Her first big break was when Holt Renfrew picked up her collection.

“Getting in Holt’s was huge. That was the first thing I wanted. It took me a year to get in. It’s about persistence and determination. Every time a door was closed on me, I put on my necklace, looked in the mirror, and thought Damn, that is a good piece! I’m going to get back out there.”

What she may have lacked in technical expertise, Price more than made up for with fashion industry salesmanship, having worked her way up as a shy receptionist at Tahari. According to her, people skills are “actually everything.”

When a bold belt-buckle turned necklace of hers made it into UK Vogue, Price was able to check the box of another dream.

“How did you feel when you saw that?” I asked.

“I cried.”

Now that she’s tasted success, Price’s dreams have only gotten bigger. Already with a presence in Australia, Sweden, and the States, she want to continue to grow internationally. She is also introducing a new line for teenage girls called RP by Rebekah Price.

“I really feel like everyone can have a piece of it,” she said. “This is the type of jewelry that you can wear like I’m wearing it now with jeans…there’s no limits to it. Often when I’m at a trunk show and I meet a client they say, ‘What can I wear this with?’ It’s a no brainer. You wear it with anything.”

Price explained that when she started in the fashion business, people weren’t ready for the statement pieces that interested her. Fashion was still in a less-is-more mentality in which accessories were discreet. But it’s changing now.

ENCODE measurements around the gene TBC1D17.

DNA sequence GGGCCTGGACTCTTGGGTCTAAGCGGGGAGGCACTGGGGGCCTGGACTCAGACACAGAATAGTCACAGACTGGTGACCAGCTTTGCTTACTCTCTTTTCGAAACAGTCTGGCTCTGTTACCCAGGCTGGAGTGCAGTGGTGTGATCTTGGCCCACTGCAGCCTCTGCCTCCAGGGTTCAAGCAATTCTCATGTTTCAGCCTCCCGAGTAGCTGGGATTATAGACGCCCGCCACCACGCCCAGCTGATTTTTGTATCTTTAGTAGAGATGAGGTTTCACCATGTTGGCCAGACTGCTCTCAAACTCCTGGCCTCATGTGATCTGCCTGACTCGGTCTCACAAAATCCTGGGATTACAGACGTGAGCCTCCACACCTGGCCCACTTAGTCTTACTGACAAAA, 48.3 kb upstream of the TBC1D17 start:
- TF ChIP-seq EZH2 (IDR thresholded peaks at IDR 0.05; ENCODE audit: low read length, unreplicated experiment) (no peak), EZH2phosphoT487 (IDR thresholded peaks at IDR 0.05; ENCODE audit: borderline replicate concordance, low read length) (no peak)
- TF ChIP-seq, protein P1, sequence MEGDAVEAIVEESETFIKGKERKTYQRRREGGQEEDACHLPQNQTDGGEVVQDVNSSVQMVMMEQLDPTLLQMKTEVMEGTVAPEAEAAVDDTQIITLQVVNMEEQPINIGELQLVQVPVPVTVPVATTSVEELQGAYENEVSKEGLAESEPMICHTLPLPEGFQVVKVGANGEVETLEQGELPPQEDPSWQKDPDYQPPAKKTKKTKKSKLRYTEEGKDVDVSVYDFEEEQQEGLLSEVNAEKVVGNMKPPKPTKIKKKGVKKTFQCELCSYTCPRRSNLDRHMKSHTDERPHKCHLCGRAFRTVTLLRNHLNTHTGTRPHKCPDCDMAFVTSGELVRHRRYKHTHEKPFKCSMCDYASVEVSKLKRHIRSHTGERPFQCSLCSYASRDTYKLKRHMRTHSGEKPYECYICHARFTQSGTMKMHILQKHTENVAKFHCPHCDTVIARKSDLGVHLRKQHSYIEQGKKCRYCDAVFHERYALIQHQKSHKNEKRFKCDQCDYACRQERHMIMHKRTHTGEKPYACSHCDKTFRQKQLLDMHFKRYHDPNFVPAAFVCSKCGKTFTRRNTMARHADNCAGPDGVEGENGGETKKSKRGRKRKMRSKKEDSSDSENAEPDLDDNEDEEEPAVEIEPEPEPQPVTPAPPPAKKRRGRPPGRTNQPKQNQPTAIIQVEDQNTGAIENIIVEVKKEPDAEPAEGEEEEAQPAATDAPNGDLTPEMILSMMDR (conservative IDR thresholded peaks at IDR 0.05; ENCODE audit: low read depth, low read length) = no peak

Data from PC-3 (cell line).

“I truly believe that you have a couple minutes to make a statement wherever you go. If you want to be seen or heard or understood, you’ve got three minutes. There’s a lot of statement pieces. That’s me. I don’t hold back. It’s about being glamorous all the time. Even when I’m wearing my schluppy sweat pants, there’s a chain on. This,” she said, picking up one of her necklaces, “is a piece of art. This is a statement. It’s equivalent to having a designer handbag. It could make my outfit and take it to the next level. Or take my energy and make me feel like a million bucks.”

“I was having a slow morning,” Price admitted. “This was not one of my better days. I didn’t get a good night’s sleep. My workout wasn’t up to par. Life, you know? Getting dressed and putting on jewels is transformative. I’m in another space right now. To make something that has the capacity to take you to another place is so cool. If I can do that for myself, and I can do that for other women, that’s empowering.”

Now a single mom, Price mentioned a few times her desire to be a good role model for her children, and perhaps leave them a family business. Given the RP by Rebekah Price line, I had to ask if her daughter appreciated her mom’s profession.

“She does. Not originally. It took her time to get into it.” Now she has a pair of earrings she picked out from Price’s Betty Collection, a tribute to her grandmother. “She sleeps in them. I tell her not to.”

Most of what Price makes is considered costume jewelry, pieces designed to compliment ensembles rather than to display the priceless stones of fine jewelry. (The term ‘costume’ used to mean ‘outfit’ rather than what an actor wears.) While Price’s pieces definitely make an outfit, they go beyond the definition of costume jewels to become one of a kind pieces. What they lack in fine diamonds they more than make up for with her fun, playful optimism, and love of fashion. Now that I’ve met her, I see Price’s personality in all her pieces. There’s nothing “semi-precious” about it. 


Max Mosher writes about style for Toronto Standard. You can follow him on Twitter at @max_mosher_